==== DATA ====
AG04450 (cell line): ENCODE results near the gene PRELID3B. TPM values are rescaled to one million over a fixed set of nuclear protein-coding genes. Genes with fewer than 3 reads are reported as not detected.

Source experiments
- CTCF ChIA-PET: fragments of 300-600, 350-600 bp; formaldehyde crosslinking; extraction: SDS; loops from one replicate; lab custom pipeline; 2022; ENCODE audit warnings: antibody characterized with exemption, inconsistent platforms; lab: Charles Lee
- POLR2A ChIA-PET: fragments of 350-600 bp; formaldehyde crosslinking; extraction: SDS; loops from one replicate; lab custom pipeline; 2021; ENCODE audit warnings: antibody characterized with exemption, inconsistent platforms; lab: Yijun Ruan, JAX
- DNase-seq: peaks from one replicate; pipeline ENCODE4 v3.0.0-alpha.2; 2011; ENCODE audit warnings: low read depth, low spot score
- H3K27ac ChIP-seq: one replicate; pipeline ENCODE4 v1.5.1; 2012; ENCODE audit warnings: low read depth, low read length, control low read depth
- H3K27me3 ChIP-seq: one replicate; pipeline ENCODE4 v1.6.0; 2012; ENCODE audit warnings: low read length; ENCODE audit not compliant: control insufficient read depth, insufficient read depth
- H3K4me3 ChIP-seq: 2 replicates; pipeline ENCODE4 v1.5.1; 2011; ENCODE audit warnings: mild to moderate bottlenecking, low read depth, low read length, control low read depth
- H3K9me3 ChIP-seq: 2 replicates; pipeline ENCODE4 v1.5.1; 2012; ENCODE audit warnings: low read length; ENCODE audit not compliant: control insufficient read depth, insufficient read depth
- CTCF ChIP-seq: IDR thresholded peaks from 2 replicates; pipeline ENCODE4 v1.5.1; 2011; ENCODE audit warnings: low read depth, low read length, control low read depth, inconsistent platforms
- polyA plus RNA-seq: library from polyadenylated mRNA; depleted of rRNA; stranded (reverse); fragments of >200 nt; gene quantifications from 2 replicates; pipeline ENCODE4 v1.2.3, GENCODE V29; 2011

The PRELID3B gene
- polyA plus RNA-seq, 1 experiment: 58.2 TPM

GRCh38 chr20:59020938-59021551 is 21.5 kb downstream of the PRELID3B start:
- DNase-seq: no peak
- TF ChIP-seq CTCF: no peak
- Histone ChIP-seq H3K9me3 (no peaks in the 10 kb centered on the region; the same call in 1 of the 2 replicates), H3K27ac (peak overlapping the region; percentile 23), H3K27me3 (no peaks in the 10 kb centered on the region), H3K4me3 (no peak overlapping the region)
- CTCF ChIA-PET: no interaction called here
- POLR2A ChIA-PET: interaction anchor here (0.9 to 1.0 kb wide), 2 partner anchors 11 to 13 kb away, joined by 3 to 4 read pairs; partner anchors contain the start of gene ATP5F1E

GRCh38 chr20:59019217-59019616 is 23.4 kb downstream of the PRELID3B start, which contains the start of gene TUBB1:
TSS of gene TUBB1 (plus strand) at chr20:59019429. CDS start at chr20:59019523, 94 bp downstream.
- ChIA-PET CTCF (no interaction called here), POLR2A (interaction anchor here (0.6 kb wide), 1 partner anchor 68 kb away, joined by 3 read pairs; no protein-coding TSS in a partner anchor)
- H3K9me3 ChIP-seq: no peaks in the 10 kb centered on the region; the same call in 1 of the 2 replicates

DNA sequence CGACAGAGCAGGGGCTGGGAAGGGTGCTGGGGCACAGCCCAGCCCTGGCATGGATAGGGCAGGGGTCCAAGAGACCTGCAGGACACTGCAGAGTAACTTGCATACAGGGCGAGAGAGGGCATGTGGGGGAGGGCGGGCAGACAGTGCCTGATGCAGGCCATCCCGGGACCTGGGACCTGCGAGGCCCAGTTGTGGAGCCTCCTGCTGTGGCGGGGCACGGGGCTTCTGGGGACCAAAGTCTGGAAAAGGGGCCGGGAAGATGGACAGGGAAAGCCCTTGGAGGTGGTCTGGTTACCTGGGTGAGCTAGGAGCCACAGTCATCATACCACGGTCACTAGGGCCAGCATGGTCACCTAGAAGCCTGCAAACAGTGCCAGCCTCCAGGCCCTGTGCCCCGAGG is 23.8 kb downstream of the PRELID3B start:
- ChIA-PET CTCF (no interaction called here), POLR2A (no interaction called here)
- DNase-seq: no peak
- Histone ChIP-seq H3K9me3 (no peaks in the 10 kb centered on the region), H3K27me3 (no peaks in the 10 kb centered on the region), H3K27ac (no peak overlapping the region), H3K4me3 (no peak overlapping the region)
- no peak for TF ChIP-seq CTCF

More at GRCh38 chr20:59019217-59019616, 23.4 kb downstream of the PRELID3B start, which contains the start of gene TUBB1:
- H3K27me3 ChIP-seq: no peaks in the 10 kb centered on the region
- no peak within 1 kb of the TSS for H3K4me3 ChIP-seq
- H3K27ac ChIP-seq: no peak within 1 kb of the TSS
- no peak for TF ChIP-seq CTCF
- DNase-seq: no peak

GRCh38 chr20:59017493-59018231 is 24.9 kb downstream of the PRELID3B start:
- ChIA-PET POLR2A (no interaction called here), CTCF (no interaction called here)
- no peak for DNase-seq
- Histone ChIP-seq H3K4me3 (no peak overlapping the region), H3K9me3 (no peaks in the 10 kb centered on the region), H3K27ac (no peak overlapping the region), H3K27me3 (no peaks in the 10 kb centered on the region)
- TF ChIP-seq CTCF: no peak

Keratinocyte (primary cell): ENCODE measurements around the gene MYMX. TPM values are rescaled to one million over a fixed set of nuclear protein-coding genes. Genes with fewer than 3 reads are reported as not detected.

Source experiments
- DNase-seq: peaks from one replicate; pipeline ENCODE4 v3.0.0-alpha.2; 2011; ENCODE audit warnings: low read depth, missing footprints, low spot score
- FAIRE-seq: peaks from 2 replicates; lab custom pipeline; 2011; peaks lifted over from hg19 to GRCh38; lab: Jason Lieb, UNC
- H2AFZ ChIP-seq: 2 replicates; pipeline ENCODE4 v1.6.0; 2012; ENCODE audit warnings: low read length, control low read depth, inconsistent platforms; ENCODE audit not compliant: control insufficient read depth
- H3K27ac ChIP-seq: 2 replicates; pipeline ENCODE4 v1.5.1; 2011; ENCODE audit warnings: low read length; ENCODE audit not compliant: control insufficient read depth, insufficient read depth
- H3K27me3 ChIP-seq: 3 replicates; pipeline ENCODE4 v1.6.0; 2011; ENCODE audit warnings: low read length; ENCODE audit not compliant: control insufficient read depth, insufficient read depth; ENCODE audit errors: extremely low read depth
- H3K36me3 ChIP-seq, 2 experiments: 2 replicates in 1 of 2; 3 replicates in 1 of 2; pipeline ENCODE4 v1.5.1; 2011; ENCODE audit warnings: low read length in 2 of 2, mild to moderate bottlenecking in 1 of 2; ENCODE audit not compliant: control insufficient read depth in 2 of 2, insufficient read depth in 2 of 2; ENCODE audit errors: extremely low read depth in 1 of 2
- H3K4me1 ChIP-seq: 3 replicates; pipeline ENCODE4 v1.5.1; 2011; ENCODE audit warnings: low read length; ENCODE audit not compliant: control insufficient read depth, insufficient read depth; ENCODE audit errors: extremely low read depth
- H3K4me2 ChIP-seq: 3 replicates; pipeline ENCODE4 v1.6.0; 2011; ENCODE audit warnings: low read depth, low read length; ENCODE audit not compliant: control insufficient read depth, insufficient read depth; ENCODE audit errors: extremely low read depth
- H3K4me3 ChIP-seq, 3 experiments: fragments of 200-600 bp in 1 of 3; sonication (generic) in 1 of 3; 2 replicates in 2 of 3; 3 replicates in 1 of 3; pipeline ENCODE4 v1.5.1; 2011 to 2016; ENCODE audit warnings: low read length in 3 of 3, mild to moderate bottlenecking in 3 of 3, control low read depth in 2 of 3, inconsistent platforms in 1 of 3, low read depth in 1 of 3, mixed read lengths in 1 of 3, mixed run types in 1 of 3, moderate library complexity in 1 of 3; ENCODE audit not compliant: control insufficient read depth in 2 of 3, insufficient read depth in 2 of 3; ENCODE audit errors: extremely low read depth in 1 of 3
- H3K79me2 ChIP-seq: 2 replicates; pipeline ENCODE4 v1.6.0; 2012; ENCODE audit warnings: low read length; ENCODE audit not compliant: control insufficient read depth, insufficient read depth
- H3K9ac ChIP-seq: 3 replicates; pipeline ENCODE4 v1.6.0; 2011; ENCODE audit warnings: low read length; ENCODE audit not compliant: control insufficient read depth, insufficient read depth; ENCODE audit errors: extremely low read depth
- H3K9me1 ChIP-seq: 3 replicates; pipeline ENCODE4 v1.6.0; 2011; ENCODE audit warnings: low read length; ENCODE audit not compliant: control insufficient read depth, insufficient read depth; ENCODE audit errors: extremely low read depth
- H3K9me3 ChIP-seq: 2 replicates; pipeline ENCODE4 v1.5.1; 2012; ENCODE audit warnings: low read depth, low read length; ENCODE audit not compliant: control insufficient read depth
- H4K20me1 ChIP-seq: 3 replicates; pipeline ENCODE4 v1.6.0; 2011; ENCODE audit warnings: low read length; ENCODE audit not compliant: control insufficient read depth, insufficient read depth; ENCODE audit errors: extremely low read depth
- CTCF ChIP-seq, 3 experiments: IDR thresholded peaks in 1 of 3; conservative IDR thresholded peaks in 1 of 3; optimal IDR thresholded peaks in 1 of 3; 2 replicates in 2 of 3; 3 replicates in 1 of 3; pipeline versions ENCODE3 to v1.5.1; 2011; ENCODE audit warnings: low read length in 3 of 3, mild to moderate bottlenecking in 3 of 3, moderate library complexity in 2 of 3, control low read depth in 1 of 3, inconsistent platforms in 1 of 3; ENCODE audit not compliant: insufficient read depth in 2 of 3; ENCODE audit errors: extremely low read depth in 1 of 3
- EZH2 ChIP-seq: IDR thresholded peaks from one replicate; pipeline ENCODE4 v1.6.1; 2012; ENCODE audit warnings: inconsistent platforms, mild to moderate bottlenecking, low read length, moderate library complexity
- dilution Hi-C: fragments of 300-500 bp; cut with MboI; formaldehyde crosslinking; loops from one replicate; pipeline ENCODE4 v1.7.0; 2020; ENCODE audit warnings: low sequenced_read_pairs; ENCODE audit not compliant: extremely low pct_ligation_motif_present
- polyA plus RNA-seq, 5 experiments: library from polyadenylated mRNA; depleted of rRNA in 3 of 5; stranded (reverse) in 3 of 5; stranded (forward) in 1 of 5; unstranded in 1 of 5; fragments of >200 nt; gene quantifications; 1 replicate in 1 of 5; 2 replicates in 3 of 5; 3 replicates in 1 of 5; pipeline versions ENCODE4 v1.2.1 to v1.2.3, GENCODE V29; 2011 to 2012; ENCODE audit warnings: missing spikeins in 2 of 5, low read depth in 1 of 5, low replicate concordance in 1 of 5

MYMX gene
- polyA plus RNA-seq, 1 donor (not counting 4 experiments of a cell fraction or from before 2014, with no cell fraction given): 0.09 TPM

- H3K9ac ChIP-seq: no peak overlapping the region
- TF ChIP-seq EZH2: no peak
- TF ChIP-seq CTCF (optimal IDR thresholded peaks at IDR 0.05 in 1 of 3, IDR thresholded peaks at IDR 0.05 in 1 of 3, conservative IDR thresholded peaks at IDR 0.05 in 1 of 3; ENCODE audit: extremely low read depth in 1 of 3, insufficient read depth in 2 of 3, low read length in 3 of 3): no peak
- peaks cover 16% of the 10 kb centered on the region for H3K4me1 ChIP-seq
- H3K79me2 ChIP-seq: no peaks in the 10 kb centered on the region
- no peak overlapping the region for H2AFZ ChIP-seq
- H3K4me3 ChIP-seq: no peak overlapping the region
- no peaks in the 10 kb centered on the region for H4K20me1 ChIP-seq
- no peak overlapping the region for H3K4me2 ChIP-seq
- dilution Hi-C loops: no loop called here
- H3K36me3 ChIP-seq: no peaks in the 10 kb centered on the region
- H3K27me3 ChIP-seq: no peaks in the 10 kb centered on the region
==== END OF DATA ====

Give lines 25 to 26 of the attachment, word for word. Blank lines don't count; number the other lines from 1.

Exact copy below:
- ChIA-PET CTCF (no interaction called here), POLR2A (no interaction called here)
- DNase-seq: no peak